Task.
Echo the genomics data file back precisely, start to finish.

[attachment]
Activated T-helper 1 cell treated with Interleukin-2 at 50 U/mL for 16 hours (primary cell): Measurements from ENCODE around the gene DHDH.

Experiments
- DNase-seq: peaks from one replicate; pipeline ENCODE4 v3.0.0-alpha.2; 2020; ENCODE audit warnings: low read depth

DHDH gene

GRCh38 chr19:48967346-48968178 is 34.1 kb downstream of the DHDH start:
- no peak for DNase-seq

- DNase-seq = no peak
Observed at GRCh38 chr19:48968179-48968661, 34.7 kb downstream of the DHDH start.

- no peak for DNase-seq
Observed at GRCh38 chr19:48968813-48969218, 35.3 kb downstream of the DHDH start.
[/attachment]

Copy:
Activated T-helper 1 cell treated with Interleukin-2 at 50 U/mL for 16 hours (primary cell): Measurements from ENCODE around the gene DHDH.

Experiments
- DNase-seq: peaks from one replicate; pipeline ENCODE4 v3.0.0-alpha.2; 2020; ENCODE audit warnings: low read depth

DHDH gene

GRCh38 chr19:48967346-48968178 is 34.1 kb downstream of the DHDH start:
- no peak for DNase-seq

- DNase-seq = no peak
Observed at GRCh38 chr19:48968179-48968661, 34.7 kb downstream of the DHDH start.

- no peak for DNase-seq
Observed at GRCh38 chr19:48968813-48969218, 35.3 kb downstream of the DHDH start.